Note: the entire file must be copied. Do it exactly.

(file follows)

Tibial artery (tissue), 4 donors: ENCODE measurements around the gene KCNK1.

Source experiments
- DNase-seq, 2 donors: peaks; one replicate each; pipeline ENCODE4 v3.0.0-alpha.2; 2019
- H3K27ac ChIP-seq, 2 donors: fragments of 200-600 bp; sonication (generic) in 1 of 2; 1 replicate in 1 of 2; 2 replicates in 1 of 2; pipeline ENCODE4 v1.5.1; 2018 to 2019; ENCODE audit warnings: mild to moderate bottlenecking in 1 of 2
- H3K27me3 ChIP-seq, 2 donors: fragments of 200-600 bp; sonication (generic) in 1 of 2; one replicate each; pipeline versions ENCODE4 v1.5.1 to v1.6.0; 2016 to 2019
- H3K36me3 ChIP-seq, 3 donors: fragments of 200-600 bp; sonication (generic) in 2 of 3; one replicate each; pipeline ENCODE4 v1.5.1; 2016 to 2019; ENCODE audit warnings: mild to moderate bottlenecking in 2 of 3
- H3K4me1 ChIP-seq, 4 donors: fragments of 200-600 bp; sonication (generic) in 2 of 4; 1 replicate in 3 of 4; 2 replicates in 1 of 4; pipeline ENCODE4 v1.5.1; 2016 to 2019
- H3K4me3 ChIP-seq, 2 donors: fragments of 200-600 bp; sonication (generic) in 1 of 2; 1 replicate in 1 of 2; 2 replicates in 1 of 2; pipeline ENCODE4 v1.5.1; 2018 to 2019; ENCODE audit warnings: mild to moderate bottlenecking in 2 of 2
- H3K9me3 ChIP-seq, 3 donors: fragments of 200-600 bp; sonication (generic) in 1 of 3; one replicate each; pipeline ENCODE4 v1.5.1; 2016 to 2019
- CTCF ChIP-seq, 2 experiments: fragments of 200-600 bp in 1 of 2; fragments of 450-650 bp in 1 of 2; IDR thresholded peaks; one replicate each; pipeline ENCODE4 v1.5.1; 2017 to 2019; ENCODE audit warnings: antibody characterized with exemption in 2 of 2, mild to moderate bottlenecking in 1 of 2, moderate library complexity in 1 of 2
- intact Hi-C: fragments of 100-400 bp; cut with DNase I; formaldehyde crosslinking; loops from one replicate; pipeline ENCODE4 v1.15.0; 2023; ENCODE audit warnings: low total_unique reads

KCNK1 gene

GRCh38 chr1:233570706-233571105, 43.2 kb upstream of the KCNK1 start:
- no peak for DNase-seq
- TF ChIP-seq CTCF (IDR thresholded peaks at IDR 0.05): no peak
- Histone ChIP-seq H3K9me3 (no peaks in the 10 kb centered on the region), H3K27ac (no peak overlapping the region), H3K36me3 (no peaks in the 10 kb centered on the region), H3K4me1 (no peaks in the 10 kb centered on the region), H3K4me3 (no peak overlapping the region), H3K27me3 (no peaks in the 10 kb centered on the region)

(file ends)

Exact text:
Tibial artery (tissue), 4 donors: ENCODE measurements around the gene KCNK1.

Source experiments
- DNase-seq, 2 donors: peaks; one replicate each; pipeline ENCODE4 v3.0.0-alpha.2; 2019
- H3K27ac ChIP-seq, 2 donors: fragments of 200-600 bp; sonication (generic) in 1 of 2; 1 replicate in 1 of 2; 2 replicates in 1 of 2; pipeline ENCODE4 v1.5.1; 2018 to 2019; ENCODE audit warnings: mild to moderate bottlenecking in 1 of 2
- H3K27me3 ChIP-seq, 2 donors: fragments of 200-600 bp; sonication (generic) in 1 of 2; one replicate each; pipeline versions ENCODE4 v1.5.1 to v1.6.0; 2016 to 2019
- H3K36me3 ChIP-seq, 3 donors: fragments of 200-600 bp; sonication (generic) in 2 of 3; one replicate each; pipeline ENCODE4 v1.5.1; 2016 to 2019; ENCODE audit warnings: mild to moderate bottlenecking in 2 of 3
- H3K4me1 ChIP-seq, 4 donors: fragments of 200-600 bp; sonication (generic) in 2 of 4; 1 replicate in 3 of 4; 2 replicates in 1 of 4; pipeline ENCODE4 v1.5.1; 2016 to 2019
- H3K4me3 ChIP-seq, 2 donors: fragments of 200-600 bp; sonication (generic) in 1 of 2; 1 replicate in 1 of 2; 2 replicates in 1 of 2; pipeline ENCODE4 v1.5.1; 2018 to 2019; ENCODE audit warnings: mild to moderate bottlenecking in 2 of 2
- H3K9me3 ChIP-seq, 3 donors: fragments of 200-600 bp; sonication (generic) in 1 of 3; one replicate each; pipeline ENCODE4 v1.5.1; 2016 to 2019
- CTCF ChIP-seq, 2 experiments: fragments of 200-600 bp in 1 of 2; fragments of 450-650 bp in 1 of 2; IDR thresholded peaks; one replicate each; pipeline ENCODE4 v1.5.1; 2017 to 2019; ENCODE audit warnings: antibody characterized with exemption in 2 of 2, mild to moderate bottlenecking in 1 of 2, moderate library complexity in 1 of 2
- intact Hi-C: fragments of 100-400 bp; cut with DNase I; formaldehyde crosslinking; loops from one replicate; pipeline ENCODE4 v1.15.0; 2023; ENCODE audit warnings: low total_unique reads

KCNK1 gene

GRCh38 chr1:233570706-233571105, 43.2 kb upstream of the KCNK1 start:
- no peak for DNase-seq
- TF ChIP-seq CTCF (IDR thresholded peaks at IDR 0.05): no peak
- Histone ChIP-seq H3K9me3 (no peaks in the 10 kb centered on the region), H3K27ac (no peak overlapping the region), H3K36me3 (no peaks in the 10 kb centered on the region), H3K4me1 (no peaks in the 10 kb centered on the region), H3K4me3 (no peak overlapping the region), H3K27me3 (no peaks in the 10 kb centered on the region)